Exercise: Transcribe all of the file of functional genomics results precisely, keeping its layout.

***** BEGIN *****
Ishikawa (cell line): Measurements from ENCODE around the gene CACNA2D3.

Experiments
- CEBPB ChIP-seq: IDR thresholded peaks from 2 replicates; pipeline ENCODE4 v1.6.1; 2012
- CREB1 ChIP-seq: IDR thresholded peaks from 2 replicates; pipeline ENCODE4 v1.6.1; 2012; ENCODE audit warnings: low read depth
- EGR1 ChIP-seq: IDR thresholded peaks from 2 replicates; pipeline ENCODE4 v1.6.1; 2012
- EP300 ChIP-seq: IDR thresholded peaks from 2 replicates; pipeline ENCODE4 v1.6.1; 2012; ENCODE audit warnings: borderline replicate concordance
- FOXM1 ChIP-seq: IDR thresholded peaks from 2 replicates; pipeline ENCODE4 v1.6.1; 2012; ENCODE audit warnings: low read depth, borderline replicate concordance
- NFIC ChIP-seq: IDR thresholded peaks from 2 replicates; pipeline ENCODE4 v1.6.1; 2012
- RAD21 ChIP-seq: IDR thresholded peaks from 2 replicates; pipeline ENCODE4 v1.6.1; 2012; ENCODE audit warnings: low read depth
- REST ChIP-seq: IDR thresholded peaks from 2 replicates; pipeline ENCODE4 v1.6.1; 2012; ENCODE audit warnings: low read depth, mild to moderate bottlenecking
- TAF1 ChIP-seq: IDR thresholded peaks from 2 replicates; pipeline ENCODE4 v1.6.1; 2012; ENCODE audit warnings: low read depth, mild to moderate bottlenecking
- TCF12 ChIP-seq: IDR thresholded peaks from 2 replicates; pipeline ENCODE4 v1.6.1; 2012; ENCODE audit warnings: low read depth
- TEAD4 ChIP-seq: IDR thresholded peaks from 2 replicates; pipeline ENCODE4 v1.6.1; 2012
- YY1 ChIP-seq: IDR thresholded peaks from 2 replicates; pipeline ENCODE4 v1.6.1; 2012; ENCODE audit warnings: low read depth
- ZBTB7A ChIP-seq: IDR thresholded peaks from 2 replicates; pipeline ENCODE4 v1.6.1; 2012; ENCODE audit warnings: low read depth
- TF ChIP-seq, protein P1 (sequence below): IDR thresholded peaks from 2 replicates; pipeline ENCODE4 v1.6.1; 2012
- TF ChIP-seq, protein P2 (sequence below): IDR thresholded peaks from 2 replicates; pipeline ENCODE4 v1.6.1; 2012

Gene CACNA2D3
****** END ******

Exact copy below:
Ishikawa (cell line): Measurements from ENCODE around the gene CACNA2D3.

Experiments
- CEBPB ChIP-seq: IDR thresholded peaks from 2 replicates; pipeline ENCODE4 v1.6.1; 2012
- CREB1 ChIP-seq: IDR thresholded peaks from 2 replicates; pipeline ENCODE4 v1.6.1; 2012; ENCODE audit warnings: low read depth
- EGR1 ChIP-seq: IDR thresholded peaks from 2 replicates; pipeline ENCODE4 v1.6.1; 2012
- EP300 ChIP-seq: IDR thresholded peaks from 2 replicates; pipeline ENCODE4 v1.6.1; 2012; ENCODE audit warnings: borderline replicate concordance
- FOXM1 ChIP-seq: IDR thresholded peaks from 2 replicates; pipeline ENCODE4 v1.6.1; 2012; ENCODE audit warnings: low read depth, borderline replicate concordance
- NFIC ChIP-seq: IDR thresholded peaks from 2 replicates; pipeline ENCODE4 v1.6.1; 2012
- RAD21 ChIP-seq: IDR thresholded peaks from 2 replicates; pipeline ENCODE4 v1.6.1; 2012; ENCODE audit warnings: low read depth
- REST ChIP-seq: IDR thresholded peaks from 2 replicates; pipeline ENCODE4 v1.6.1; 2012; ENCODE audit warnings: low read depth, mild to moderate bottlenecking
- TAF1 ChIP-seq: IDR thresholded peaks from 2 replicates; pipeline ENCODE4 v1.6.1; 2012; ENCODE audit warnings: low read depth, mild to moderate bottlenecking
- TCF12 ChIP-seq: IDR thresholded peaks from 2 replicates; pipeline ENCODE4 v1.6.1; 2012; ENCODE audit warnings: low read depth
- TEAD4 ChIP-seq: IDR thresholded peaks from 2 replicates; pipeline ENCODE4 v1.6.1; 2012
- YY1 ChIP-seq: IDR thresholded peaks from 2 replicates; pipeline ENCODE4 v1.6.1; 2012; ENCODE audit warnings: low read depth
- ZBTB7A ChIP-seq: IDR thresholded peaks from 2 replicates; pipeline ENCODE4 v1.6.1; 2012; ENCODE audit warnings: low read depth
- TF ChIP-seq, protein P1 (sequence below): IDR thresholded peaks from 2 replicates; pipeline ENCODE4 v1.6.1; 2012
- TF ChIP-seq, protein P2 (sequence below): IDR thresholded peaks from 2 replicates; pipeline ENCODE4 v1.6.1; 2012

Gene CACNA2D3